Restoring the Voice of the Cathedral
Restoration and Enhancement of the Cathedral Organ
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Cathedral Organ

Proposed Organ Rendering
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A Brief History of the Cathedral Organ
“It has been pronounced by competent judges to be hitherto unsurpassed.” “The Magnificent Cathedral Organ,” New York Times, Oct. 29, 1852.
The dedication of the Cathedral in 1852 saw the installation of a fine three-manual and pedal pipe organ built by the distinguished American builder Henry Erben
. Some fifty-two feet high, thirty feet wide, and twenty feet deep, it contained forty two stops, three thousand pipes, and was built at the cost of $8,000 (more info).  In 1880 (Bishop Francis McNierny/Organist Léandre Arthur DuMouchel), significant modifications to the organ were made including overhanging keys, additional notes for the swell and pedal keyboards, and a series of mechanical stop controls, state-of-the-art for the time. The instrument served the Cathedral well for over sixty years.

In 1947 (Bishop Edmund Gibbons/Organist Frank Walsh), the firm of M.P. Moeller of Hagerstown, MD built a new three manual and pedal instrument incorporating several ranks of the original Erben pipework (more info). The organ case was redesigned and the original Erben casework discarded. The only successive modification was the addition of a trumpet en chamade in 1969 (Bishop Edwin Broderick/Organist J. Robert Sheehan) by the firm of L.A. Carlson, East Greenbush, NY.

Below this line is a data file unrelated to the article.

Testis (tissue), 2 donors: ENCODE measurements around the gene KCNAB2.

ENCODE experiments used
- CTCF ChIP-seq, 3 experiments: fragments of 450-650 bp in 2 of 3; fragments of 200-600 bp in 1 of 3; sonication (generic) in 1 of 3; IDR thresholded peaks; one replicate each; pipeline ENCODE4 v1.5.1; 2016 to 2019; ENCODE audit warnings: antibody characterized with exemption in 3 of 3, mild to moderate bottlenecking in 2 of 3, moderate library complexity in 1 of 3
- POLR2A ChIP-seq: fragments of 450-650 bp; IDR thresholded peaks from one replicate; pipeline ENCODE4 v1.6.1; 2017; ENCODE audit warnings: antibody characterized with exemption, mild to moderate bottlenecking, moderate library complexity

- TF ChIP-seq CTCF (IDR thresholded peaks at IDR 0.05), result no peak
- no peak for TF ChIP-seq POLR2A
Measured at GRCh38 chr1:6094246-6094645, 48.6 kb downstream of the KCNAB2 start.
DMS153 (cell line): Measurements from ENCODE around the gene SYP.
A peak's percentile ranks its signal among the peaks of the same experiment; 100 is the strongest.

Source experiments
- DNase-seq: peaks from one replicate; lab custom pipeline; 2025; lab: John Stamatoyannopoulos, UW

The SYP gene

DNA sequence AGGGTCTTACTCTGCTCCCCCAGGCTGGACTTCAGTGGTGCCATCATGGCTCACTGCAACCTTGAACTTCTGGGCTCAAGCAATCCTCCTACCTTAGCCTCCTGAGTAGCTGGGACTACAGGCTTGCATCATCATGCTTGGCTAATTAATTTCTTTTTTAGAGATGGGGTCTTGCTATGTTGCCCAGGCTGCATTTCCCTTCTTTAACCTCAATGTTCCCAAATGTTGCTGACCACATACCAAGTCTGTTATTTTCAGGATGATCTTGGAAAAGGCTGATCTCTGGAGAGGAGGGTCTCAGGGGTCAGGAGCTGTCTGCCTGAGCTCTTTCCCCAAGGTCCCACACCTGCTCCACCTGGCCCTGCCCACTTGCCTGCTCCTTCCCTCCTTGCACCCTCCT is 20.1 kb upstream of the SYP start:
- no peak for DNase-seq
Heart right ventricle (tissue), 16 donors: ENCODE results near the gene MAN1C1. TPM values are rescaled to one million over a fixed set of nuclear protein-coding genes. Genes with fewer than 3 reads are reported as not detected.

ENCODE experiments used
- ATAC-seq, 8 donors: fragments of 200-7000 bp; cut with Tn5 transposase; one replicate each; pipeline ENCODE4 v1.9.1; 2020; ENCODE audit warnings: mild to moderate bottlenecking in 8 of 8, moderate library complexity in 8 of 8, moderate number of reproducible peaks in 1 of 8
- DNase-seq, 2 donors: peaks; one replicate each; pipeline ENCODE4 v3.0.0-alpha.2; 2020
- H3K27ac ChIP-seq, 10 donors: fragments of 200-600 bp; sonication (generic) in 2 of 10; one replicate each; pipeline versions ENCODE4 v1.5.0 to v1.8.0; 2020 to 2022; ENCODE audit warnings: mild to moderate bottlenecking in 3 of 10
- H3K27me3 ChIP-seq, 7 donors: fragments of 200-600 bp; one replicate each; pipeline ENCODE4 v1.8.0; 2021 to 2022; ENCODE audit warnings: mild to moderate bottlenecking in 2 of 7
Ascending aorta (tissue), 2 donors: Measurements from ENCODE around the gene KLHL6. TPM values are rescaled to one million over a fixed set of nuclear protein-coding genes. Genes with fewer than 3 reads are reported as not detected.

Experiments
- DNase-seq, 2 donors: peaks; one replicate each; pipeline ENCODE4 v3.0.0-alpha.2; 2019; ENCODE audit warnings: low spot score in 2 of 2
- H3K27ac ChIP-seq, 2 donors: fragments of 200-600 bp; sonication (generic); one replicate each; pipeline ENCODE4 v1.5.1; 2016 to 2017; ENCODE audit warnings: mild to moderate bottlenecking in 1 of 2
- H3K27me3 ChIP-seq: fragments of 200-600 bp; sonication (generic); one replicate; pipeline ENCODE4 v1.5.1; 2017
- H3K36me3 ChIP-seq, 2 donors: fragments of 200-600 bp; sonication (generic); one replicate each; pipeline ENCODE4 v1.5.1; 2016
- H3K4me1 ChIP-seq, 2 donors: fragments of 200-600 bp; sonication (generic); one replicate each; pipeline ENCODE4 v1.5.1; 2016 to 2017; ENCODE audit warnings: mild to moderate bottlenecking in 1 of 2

Residual damage from the construction of the nearby Empire State Plaza (1964-1976) rendered the organ essentially unplayable by the late-1970’s. An electronic instrument was placed in the sanctuary to be used for more than thirty years. In March of 2009 during the interior restoration of the Cathedral, the Erben/Moeller pipework was safely removed from the gallery and put in storage. At this time, the aging electronic organ was also removed. Currently, a small, temporary electronic instrument is in use.
The beautiful visual and acoustical environment of the Cathedral of the Immaculate Conception in addition to its prominent role as the mother church of the diocese in the capital of New York State, merit a pipe organ of supreme quality.  Over the period of some thirty years, many attempts to secure a new instrument have been made, most notably by organist J. Robert Sheehan (director of music from 1964-2000) and his successor, William Glenn Osborne (director of music from 2000-2007).
After extensive research, in June of 2010 the Cathedral Organ Committee recommended the Noack Organ Company
of Georgetown, MA to restore and enhance the Cathedral organ. The proposed instrument will have one hundred and seven stops (more info) disposed on two four manual and pedal consoles. All of the existing Moeller/Erben pipework will be refurbished and reused. This will be played in the choir loft and housed in a case reminiscent of the original Henry Erben design. A significant component of new pipe work with an additional console will be placed in the sanctuary. This will provide needed support for congregational singing, choir accompaniment, and be a comprehensive instrument to render the gamut of organ literature. Its beautiful case will be a stunning visual addition to the front of the Cathedral.

Those wishing to support this project or desiring more information are asked to please contact Rev. William Pape, rector at (518) 463-4447/email: ecathedr@nycap.rr.com


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